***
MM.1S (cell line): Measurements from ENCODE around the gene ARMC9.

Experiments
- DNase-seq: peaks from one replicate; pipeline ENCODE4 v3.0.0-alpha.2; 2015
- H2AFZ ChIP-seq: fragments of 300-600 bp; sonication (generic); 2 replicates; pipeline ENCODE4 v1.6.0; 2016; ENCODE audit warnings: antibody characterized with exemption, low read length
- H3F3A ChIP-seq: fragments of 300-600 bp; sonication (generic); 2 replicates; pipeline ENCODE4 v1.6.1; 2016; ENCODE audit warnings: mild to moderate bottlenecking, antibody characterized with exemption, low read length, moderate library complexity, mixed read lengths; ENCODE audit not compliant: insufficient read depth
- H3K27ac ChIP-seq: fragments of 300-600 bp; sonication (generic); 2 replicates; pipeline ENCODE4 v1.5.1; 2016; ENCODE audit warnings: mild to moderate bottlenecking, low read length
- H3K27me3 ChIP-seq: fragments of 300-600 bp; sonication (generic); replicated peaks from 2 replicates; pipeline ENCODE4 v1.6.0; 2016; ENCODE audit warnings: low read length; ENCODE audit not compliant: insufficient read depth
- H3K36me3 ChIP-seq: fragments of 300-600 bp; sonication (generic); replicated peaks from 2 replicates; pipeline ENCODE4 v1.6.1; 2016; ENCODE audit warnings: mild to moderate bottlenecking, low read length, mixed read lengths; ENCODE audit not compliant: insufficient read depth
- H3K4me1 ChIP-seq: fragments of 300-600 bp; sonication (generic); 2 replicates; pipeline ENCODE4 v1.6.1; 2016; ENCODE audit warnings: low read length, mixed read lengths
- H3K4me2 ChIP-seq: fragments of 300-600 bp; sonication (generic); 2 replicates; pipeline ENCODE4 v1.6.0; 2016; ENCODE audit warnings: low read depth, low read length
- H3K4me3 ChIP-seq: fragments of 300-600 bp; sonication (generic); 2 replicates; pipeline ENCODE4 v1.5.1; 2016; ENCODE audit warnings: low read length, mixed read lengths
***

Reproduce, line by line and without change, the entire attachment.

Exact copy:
MM.1S (cell line): Measurements from ENCODE around the gene ARMC9.

Experiments
- DNase-seq: peaks from one replicate; pipeline ENCODE4 v3.0.0-alpha.2; 2015
- H2AFZ ChIP-seq: fragments of 300-600 bp; sonication (generic); 2 replicates; pipeline ENCODE4 v1.6.0; 2016; ENCODE audit warnings: antibody characterized with exemption, low read length
- H3F3A ChIP-seq: fragments of 300-600 bp; sonication (generic); 2 replicates; pipeline ENCODE4 v1.6.1; 2016; ENCODE audit warnings: mild to moderate bottlenecking, antibody characterized with exemption, low read length, moderate library complexity, mixed read lengths; ENCODE audit not compliant: insufficient read depth
- H3K27ac ChIP-seq: fragments of 300-600 bp; sonication (generic); 2 replicates; pipeline ENCODE4 v1.5.1; 2016; ENCODE audit warnings: mild to moderate bottlenecking, low read length
- H3K27me3 ChIP-seq: fragments of 300-600 bp; sonication (generic); replicated peaks from 2 replicates; pipeline ENCODE4 v1.6.0; 2016; ENCODE audit warnings: low read length; ENCODE audit not compliant: insufficient read depth
- H3K36me3 ChIP-seq: fragments of 300-600 bp; sonication (generic); replicated peaks from 2 replicates; pipeline ENCODE4 v1.6.1; 2016; ENCODE audit warnings: mild to moderate bottlenecking, low read length, mixed read lengths; ENCODE audit not compliant: insufficient read depth
- H3K4me1 ChIP-seq: fragments of 300-600 bp; sonication (generic); 2 replicates; pipeline ENCODE4 v1.6.1; 2016; ENCODE audit warnings: low read length, mixed read lengths
- H3K4me2 ChIP-seq: fragments of 300-600 bp; sonication (generic); 2 replicates; pipeline ENCODE4 v1.6.0; 2016; ENCODE audit warnings: low read depth, low read length
- H3K4me3 ChIP-seq: fragments of 300-600 bp; sonication (generic); 2 replicates; pipeline ENCODE4 v1.5.1; 2016; ENCODE audit warnings: low read length, mixed read lengths